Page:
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Byron Shire
June 1, 2023

Tweed could be next with water restrictions

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Tweed Shire Council has announced residents are eight weeks away from level one water restrictions unless significant rain arrives in the meantime.

The water level of Clarrie Hall Dam has fallen below 90 per cent capacity, with restrictions set to kick in if they drop below 75 per cent.

The sale and movement of water outside the shire is now banned and carting is not permitted from the Uki and Tyalgum supplies.

Council’s water and wastewater manager, Anthony Burnham, said the level of Clarrie Hall Dam is dropping close to two per cent a week.

‘To delay the imposition of restrictions, we all need to conserve water where we can. Currently the average use per person per day in the Tweed is 177 litres, against a target of 160 litres per person per day. We know we can do better and there’s no time like now to try,’ he said.

Level 1 restrictions

If implemented, level 1 restrictions would mean you could not water your lawn. You could water your garden every second day (using the odd/even house numbering system) but only for one hour between 4pm and 9am using a hand-held hose or 15 minutes using a micro spray or drip irrigation system. No sprinkler or soaker hoses would be allowed and no one could water their garden on the 31st of the month.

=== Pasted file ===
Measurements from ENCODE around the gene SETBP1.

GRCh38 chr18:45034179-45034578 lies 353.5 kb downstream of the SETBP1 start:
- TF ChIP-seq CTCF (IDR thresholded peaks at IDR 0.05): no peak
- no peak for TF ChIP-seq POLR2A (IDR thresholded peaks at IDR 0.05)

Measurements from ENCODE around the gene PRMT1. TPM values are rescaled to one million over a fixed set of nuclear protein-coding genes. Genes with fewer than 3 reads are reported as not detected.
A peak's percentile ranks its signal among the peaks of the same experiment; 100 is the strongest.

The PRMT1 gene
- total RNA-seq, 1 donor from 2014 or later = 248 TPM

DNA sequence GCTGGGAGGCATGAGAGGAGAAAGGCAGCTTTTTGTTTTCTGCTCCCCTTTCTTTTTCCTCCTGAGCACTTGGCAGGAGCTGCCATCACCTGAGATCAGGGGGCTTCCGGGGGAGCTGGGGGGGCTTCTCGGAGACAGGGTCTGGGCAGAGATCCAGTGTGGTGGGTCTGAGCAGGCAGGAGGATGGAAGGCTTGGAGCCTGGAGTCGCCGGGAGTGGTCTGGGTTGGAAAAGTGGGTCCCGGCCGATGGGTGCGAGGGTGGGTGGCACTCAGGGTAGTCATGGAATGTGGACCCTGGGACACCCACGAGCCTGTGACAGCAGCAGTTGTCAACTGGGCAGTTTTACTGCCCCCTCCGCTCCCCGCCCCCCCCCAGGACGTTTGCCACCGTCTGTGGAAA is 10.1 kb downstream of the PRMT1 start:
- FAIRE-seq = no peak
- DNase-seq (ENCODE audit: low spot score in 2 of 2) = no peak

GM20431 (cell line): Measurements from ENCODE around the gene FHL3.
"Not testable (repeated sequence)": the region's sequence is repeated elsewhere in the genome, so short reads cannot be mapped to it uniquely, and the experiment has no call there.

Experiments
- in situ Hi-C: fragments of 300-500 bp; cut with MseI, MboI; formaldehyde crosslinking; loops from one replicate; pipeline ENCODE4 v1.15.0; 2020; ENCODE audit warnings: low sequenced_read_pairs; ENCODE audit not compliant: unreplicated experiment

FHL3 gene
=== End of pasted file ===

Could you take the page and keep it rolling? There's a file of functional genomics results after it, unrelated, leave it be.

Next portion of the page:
For cars, it’s buckets anytime or hand-held hoses between 4pm and 9am.

To wash the saltwater off the tinny, you would have 10 minutes using a hand-held hose.

NB: This is not an exhaustive list of restrictions.

Permitted uses of water are different for commercial customers and for businesses that rely on water as a key input. These customers should refer directly to Council’s Drought Management Policy to manage their water use if restrictions are applied.

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  1. Clarrie Hall dam is 9/10ths full, it is not like the glass was half empty or half full. We have overreach as when the dam is 9/10ths full all we have used is 1/10th of the total capacity. And at 75 percent capacity the amount full is three times the one quarter we have used. Water consumption it seems is for washing, in the shower, in the laundry and in the kitchen sink. Also the toilet. Just don’t go. Just don’t go there.
    Council charges the ratepayer for the average use of 177litres per person but they have a target of 160 litres per person. So if each person deduces their water consumption it is reasonable that Council will reduce the price per litre to the consumer. Is that so? By reaching the target of 160 litres per person ratepayers reduce the cost to Council of purifying the water.

  2. With such lack of a wet season I think water restrictions are needed and Council is doing the responsible thing by having us abide by restrictions if no rain comes soon..

  3. Meanwhile the Tweed waterminers send oversize tankers filled with hundreds of thousands of litres of our water to Queensland on a weekly basis.
    Don’t worry, suckers, we can just buy 600ml plastic bottles full of what used to be our water. And pay through the nose for it. Just keep voting LibLabNats. Suckers.

  4. And yet the water mining companies have been allowed to rob the water resources of this area. I agree there needs to be water restrictions for us all, it may have the added benefit of making people more aware of mindless consumption and wasting water but why do these companies continue to get away with stealing water?


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